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Apologies for going silent, but I’ve been in crunch mode over a lecture on rape culture. The crush is over, thankfully, and said lecture has been released in video, transcript, and footnote form.

But one strange thing about it is that I never go into depth on the rape myth acceptance literature. There’s actually a good reason why: after thirty years of research, modern papers don’t even bother with 101 level stuff like “why is this a myth?” or even “how many people believe myth X?”, because it’s been done and covered and consensus has been reached. My intended audience was below the 101 level and hostile to the very notion of “rape culture,” rendering much of the literature useless.

But there is soooooo much literature that it feels like a grave injustice not to talk about it. So, let’s try something special: this will be an index post to said literature. It’ll give you the bare minimum of preamble you need to jump in, and offer a little curation. This will evolve and change over time, too, so check back periodically.

This means the comment policy is going to be a bit weird. There will be no debate on whether or not rape myths exist, let alone rape culture; follow the video link above if you insist, and we’ll discuss it there. Attempts to debate will be deleted, without warning. What is cool to share are paper suggestions, sub-topics to cover, and… that’s pretty much it.

What is a “Rape Myth”?

A “rape myth” is pretty self-explanatory: it is a false belief about sexual assault, typically shared by more than one person. Martha Burt’s foundational paper of 1980 includes these, for instance:

“One reason that women falsely report a rape is that they frequently have a need to call attention to themselves.”
“Any healthy woman can successfully resist a rapist if she really wants to.”
“Many women have an unconscious wish to be raped, and may then unconsciously set up a situation in which they are likely to be attacked.”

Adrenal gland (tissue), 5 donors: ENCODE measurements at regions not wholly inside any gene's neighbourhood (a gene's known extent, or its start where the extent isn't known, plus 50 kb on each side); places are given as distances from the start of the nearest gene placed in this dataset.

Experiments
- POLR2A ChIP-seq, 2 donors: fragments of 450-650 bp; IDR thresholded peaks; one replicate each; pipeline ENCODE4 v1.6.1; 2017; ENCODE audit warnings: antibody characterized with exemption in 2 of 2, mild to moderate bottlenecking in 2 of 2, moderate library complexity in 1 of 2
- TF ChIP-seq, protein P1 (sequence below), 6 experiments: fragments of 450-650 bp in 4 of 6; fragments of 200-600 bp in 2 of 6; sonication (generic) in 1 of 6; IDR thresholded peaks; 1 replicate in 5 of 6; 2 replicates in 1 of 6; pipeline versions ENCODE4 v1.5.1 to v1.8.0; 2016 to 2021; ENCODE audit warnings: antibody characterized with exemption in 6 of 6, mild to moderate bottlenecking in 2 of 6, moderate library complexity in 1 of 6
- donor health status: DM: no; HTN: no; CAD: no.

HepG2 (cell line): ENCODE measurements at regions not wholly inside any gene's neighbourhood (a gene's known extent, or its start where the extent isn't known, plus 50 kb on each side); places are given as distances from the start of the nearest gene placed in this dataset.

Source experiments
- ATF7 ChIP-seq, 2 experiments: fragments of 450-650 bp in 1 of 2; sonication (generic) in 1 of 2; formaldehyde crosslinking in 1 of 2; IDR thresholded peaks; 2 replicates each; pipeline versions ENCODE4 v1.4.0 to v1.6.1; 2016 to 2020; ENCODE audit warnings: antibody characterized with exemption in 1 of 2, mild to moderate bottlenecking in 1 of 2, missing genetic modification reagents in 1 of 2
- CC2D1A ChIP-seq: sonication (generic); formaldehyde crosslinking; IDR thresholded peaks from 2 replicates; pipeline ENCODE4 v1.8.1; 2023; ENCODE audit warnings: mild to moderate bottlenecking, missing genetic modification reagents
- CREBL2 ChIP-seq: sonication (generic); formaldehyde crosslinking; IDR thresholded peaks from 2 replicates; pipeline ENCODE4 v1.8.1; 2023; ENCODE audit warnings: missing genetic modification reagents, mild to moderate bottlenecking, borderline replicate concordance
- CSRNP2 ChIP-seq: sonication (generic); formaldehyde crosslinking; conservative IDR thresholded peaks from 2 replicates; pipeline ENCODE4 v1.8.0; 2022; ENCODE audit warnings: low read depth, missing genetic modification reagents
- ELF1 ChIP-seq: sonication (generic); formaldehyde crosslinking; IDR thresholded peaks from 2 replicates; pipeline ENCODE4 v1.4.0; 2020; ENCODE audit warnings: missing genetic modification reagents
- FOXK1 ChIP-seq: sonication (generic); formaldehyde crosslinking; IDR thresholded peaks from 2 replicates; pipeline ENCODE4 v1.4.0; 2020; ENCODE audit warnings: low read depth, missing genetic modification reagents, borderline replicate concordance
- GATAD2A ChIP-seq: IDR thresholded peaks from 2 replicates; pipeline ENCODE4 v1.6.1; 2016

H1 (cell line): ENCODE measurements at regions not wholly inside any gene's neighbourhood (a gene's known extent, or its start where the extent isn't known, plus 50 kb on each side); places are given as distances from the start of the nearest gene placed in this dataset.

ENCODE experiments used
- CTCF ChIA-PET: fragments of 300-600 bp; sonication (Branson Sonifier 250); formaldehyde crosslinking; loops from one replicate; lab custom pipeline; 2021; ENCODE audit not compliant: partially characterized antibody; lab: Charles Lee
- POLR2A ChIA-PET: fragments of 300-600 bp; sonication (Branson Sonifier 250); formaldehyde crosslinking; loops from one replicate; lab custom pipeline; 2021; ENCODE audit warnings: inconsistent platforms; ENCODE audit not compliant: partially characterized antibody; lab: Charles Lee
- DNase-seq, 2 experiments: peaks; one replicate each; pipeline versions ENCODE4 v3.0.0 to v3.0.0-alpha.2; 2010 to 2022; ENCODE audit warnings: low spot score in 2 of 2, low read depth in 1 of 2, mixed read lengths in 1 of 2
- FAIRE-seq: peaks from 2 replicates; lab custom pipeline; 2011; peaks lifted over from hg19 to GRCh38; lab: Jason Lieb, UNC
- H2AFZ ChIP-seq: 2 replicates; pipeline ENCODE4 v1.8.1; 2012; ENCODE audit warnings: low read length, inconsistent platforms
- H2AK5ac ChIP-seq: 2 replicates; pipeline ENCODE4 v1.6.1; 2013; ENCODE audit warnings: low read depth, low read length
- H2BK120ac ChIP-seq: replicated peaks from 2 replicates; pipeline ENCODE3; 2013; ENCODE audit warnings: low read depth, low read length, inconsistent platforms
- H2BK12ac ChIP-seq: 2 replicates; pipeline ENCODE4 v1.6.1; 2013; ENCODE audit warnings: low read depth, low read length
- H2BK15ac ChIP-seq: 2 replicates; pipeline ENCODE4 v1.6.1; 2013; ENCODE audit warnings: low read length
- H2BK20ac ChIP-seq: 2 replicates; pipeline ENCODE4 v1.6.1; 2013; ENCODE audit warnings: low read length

“If a woman gets drunk at a party and has intercourse with a man she’s just met there, she should be considered “fair game” to other males at the party who want to have sex with her too, whether she wants to or not.”

Other myths include “men cannot be raped” and “if you orgasm, it can’t be rape” (we’re meat machines, and at some point low-level physiology will override high-level cognition).

What papers should I prioritize?

As mentioned, there’s Burt’s 1980 contribution, which goes into great detail about validity and correlations with environmental factors, and developed a questionnaire that became foundational for the field.

The present research, therefore, constitutes a first effort to provide an empirical foundation for a combination of social psychological and feminist theoretical analysis of rape attitudes and their antecedents.

The results reported here have two major implications. First, many Americans do indeed believe many rape myths. Second, their rape attitudes are strongly connected to other deeply held and pervasive attitudes such as sex role stereotyping, distrust of the opposite sex (adversarial sexual beliefs), and acceptance of interpersonal violence. When over half of the sampled individuals agree with statements such as “A women who goes to the home or apartment of a man on the first date implies she is willing to have sex” and “In the majority of rapes, the victim was promiscuous or had a bad reputation,” and when the same number think that 50% or more of reported rapes are reported as rape only because the woman was trying to get back at a man she was angry with or was trying to cover up an illegitimate pregnancy, the world is indeed not a safe place for rape victims.
Burt, Martha R. “Cultural Myths and Supports for Rape.” Journal of Personality and Social Psychology 38, no. 2 (1980): 217.
http://www.excellenceforchildandyouth.ca/sites/default/files/meas_attach/burt_1980.pdf

But there’s also the Illinois Rape Myth Acceptance Scale, developed twenty years later and benefiting greatly from that.

First, we set out to systematically elucidate the domain and structure of the rape myth construct through reviewing the pertinent literature, discussion with experts, and empirical investigation. Second, we developed two scales, the 45-item IRMA and its 20-item short form (IRMA-SF), designed to reflect the articulated domain and structure of the rape myth construct, as well as to possess good psychometric properties. Finally, whereas content validity was determined by scale development procedures, construct validity of the IRMA and IRMA-SF was examined in a series of three studies, all using different samples, methodologies, and analytic strategies. […]

This work revealed seven stable and interpretable components of rape myth acceptance labeled (1) She asked for it; (2) It wasn’t really rape; (3) He didn’t mean to; (4) She wanted it; (5) She lied; (6) Rape is a trivial event; and (7) Rape is a deviant event. […]